Posted in Poetry, religion

Fishing Tournament 2

On a crisp Autumn Saturday, Thelma hums

And serves me a plate of eggs, bacon, and pancakes.

Years of curiosity had finally got the better of me

And I  was in Tidioute for the Fishing Tournament.

Down the street, children with their daddies are baiting hooks

While mothers stand ready with Band-Aids and Neosporin.

Further down the street, in a field,

Marching bands are gearing up for the big parade.

The Sun is bright for the last full weekend of September;

Perhaps his last hurrah before we settle into cold.

An old woman, her face wrinkled like the pages of a well-used Book,

Sits blind, listening to the children’s voices

Rising melodically above the beat of that distant Drummer.

She tells me her name is Eunice when I stop at her porch,

And that this is her eighty-first Fishing Tournament Weekend.

A distant buzzing drowns out her voice.

The Shriners warm up their engines.

The shrill brassy note of the fire whistle rises above it all,

A clear trumpet taking center stage.

The Tournament is over; the Parade is just begun.

Again, not really how it all went down. Just… musing.  

Posted in 1st person, piercing, religion


“But now that you have been set free from sin and have become slaves to God, the benefit you reap leads to holiness, and the result is eternal life.”

~Romans 6:22

About a year and a half ago, I was finishing up my year of study at Lancaster Bible College (and Graduate School). One afternoon, I accompanied my friend Shandi on a routine trip to the mall. By the time I returned to school, I had a hole in my right ear. To be specific, I had a new hole in the cartilage of my right ear. I never pierced my ear lobes as a child. My sister longed for the day when she could get her ears pierced. I never had any interest. But for some reason, I decided to get my cartilage pierced that afternoon.

Occasionally, it still gets a little sore and slightly infected. Other than that, I rarely notice it’s there unless the person at SuperCuts grazes it with the comb. But I was thinking about how many people’s piercings have been a rite of passage, like my sister. She got her ears pierced as a birthday gift. Mine was not a rite of passage. But now I want it to be a reminder to me of something important. So I did some reading on the history and symbolism of ear piercing and found two interesting things that made me think.

In Old Testament times, a slave who had been set free could choose to remain with his master. If he chose to do so, the master pierced his ear to show that he was the master’s slave. The other historical reference that I found said that pierced ears were common among royalty, such as Julius Caesar. These two seem to be the antitheses of one another. I gave it further thought.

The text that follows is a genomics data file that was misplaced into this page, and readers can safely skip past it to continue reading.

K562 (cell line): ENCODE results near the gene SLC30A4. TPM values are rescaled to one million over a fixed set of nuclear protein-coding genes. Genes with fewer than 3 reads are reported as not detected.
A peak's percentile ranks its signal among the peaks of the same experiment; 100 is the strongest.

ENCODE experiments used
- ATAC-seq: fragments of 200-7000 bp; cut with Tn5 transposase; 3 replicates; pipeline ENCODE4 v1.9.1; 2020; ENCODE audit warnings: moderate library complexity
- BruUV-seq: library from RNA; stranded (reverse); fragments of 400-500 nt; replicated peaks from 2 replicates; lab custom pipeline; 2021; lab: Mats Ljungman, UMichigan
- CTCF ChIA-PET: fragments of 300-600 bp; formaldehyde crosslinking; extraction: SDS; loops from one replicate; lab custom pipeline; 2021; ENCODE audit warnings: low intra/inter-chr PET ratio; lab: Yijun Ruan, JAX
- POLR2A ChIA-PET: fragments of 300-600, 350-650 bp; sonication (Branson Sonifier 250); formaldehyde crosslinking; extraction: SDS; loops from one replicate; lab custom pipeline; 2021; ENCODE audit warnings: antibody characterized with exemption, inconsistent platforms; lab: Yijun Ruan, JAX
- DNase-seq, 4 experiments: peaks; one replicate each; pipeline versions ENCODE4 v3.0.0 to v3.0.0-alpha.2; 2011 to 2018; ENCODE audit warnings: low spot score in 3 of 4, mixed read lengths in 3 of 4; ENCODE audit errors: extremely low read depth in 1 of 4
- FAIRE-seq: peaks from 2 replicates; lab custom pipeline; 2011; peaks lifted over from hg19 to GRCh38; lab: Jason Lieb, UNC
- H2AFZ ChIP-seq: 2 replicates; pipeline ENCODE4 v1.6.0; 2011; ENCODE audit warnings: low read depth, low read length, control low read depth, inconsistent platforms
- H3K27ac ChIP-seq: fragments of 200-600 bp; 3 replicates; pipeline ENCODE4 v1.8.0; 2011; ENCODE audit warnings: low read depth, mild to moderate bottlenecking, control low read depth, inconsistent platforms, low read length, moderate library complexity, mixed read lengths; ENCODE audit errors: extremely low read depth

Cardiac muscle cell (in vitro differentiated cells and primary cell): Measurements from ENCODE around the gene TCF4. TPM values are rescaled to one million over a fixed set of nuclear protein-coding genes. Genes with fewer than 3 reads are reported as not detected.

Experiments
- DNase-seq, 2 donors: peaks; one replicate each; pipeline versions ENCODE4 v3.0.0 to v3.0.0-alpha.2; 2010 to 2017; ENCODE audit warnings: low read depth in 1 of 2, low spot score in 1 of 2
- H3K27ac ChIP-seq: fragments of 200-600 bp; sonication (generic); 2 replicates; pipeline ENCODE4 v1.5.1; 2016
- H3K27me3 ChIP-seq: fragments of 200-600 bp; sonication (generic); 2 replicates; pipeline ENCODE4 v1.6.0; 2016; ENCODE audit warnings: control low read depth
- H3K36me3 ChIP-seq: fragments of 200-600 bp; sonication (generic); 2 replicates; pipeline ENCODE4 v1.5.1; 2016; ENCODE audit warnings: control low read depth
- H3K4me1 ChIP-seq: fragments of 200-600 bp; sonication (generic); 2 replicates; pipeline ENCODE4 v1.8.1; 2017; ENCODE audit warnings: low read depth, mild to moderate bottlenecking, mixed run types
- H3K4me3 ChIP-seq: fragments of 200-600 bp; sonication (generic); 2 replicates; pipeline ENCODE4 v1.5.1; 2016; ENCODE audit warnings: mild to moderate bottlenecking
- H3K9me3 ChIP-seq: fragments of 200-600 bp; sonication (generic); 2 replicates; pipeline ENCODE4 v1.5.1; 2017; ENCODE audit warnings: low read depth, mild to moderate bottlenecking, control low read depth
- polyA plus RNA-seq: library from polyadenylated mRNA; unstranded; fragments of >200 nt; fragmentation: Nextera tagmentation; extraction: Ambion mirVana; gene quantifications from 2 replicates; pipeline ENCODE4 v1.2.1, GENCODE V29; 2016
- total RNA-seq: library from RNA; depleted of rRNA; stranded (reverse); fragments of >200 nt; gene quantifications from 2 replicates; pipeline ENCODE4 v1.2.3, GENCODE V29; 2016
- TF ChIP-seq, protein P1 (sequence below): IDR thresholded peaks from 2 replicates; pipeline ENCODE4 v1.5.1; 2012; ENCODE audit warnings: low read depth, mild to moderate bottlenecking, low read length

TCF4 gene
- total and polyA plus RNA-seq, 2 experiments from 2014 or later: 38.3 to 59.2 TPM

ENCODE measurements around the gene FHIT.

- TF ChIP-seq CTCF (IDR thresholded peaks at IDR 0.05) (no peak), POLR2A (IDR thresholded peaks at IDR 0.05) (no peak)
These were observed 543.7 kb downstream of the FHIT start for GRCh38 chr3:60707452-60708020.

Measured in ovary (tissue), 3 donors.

I have been freed from sin but I have chosen to be a slave to God. I was set free but chose to become stay with my Master and serve Him. This volunteer slavery has made me not only a servant but a child of my Master and as such, royalty! My God is not only my Master, He’s also a King and my loving Father.

No, I didn’t set out to get my ear pierced for symbolic reasons but if I think about it like that, it’s pretty darn cool. Like the prodigal son, I don’t even deserve to be a servant. But God has taken me into His royal family and made me His daughter.

Pretty. Darn. Cool.

Posted in Poetry

Fishing Tournament

The Fishing Tournament is advertised year-round

on the ten foot long sign that welcomes you to Tidioute.

The river’s always a murky green, even when it’s a murky white ice.

But they don’t fish in the river, or so I’m told.

They fish in the contributing creek,

Next to the house where my grandmother grew up.

On the way to the cemetery where her mother is buried,

Gramma talks about the way it used to be,

How the parking lot where the skateboarders are loitering

used to be a park where she played.

After the flowers are planted, Gramma is quiet.

We pass run down shops and an abandoned movie theatre.

My Gramma never went to the movies.

Gramma breaks the silence, “Are you hungry?”

I nod and we pull into the diner where she had her first “date.”

The grease of the cheeseburger is neutralized by the chocolate milkshake

and our waitress, a plump woman named Thelma, brings the check.

We pass a grocery store advertising over-priced cereal and pop

and several churches advertising under-priced salvation.

We cross the blue bridge and go back to our lives that don’t revolve around fish.

*This is not a factual poem. I started with a place and a person I knew and edited them until a new story came out. My grandmother did live in a town named Tidioute but it’s too small to have a diner. But there is a fishing tournament. Also, my grandmother(s) are dead and I’ve never driven to a cemetery with them. 

Posted in Blogroll, Poetry

Locked Box

Locked inside a box there lies
A sullen face with sullen eyes
The only way within to see
Is through the bars that hide the me
A lock  is absent from this chest
Hinges, openings, knobs, the rest
Invisible, they don’t exist
And the bars surrounded by a mist
“You can’t see me!” their prisoner cries
With sullen face and sullen eyes
“You can’t come in!” the real me cries
With sullen face and sullen eyes

If you find me, tell me that you love me. If I’ll hear you, tell me over and over again…